Shacks on the city’s outskirts, many housing people displaced in civil conflict, attest to a better-known Colombian reality.
Garcia Marquez, who recently turned 80, is an almost metaphysical presence here where he keeps a home, though he is often away. Most everyone likes to drop his name, typically using his nickname, Gabo. When in town, he likes to remain anonymous, people say, the better to be able to hear the good stories. Cab drivers and tour guides point out his walled compound, which fronts the Spanish-built fortifications that once fended off pirates and other plunder-seekers.
A seaside plaque celebrates the 1955 shipwreck victim whose saga, chronicled by a young Garcia Marquez, became a breakthrough success for the talented reporter toiling at a Bogota newspaper.
Just down the street is the luxurious Sofitel Santa Clara hotel, an ex-convent where the crypt that inspired Garcia Marquez’s novel features its own magical, neo-realist moment: Jazz tunes filter from above as nattily clad patrons with chilled drinks examine the musty catacombs that once held the remains of the cloistered sisters.
The making of “Love in the Time of Cholera” here was a decisive moment for the city’s comeback image, reportedly only accomplished after Vice President Franciso Santos Calderon promised augmented security and met with the filmmakers, who were eyeing Brazil. Santos, a former newspaper editor, was no stranger to violence: He was one of the victims whose ordeals were chronicled in Garcia Marquez’s nonfiction work “News of a Kidnapping.”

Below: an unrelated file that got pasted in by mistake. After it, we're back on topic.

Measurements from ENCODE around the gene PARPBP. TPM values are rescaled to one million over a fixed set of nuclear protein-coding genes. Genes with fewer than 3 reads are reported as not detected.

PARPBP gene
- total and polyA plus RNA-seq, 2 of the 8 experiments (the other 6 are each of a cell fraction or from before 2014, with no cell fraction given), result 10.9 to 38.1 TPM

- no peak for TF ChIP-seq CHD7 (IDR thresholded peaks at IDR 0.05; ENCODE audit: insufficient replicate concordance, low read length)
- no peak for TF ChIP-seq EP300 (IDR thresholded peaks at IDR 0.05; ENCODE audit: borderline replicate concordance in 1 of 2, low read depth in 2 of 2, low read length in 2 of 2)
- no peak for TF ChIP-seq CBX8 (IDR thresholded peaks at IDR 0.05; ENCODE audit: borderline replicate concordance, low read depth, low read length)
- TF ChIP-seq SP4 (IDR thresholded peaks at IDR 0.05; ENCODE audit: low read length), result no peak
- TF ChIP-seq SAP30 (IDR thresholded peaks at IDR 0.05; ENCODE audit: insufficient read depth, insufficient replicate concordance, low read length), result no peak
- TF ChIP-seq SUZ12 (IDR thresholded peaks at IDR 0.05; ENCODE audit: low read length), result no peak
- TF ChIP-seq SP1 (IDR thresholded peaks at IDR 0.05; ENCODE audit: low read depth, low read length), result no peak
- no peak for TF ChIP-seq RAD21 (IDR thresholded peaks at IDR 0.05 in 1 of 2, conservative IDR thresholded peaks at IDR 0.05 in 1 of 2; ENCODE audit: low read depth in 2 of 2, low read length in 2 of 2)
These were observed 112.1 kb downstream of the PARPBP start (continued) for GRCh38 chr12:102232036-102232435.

“There is this tremendous sense of authenticity,” director Mike Newell told The Times earlier this year. “You wander around and you realize that he actually was writing about this place, the place that you are shooting in, which is a very strange feeling indeed.”
But the city’s coming-out is tinged with loss. Literary Cartagena this month mourned the death of German Espinosa, 69, a novelist, poet and essayist who mined his hometown’s ornate history for his dense, intricate historical portraits. He was often called “Gabo sin Nobel” -- Garcia Marquez without the prize.
Espinosa’s 1982 masterwork, “La Tejedora de Coronas” (The Weaver of Crowns), is a rambling epic set largely in Cartagena in the 17th century, following the wanderings of a free-thinking woman, Genoveva Alcocer.
The novel, released the same year Garcia Marquez won the Nobel Prize for Literature, begins: “As night fell, the lightning began to zigzag above the ocean, the devoted made the sign of the cross before the harsh sound of the thunder . . . those who lived near the beach saw the black horizon tear apart into balls of flame, twisting in threads of light that were like sudden, sinister caverns in a surface of burnished jet-black.”
Espinosa exulted in the city’s varied population and extravagant past. He wrote of pirates, corsairs, slaves, witches and the Spanish Inquisition, whose former headquarters here have been converted into a museum, complete with torture instruments.
Espinosa once labeled Cartagena “a city of legends,” adding: “Perhaps the legends that arose in my city were the product of the inactivity of the people, since, for so long, almost the entire 19th century . . . there was nothing much to do other than invent, speak, read and remember.”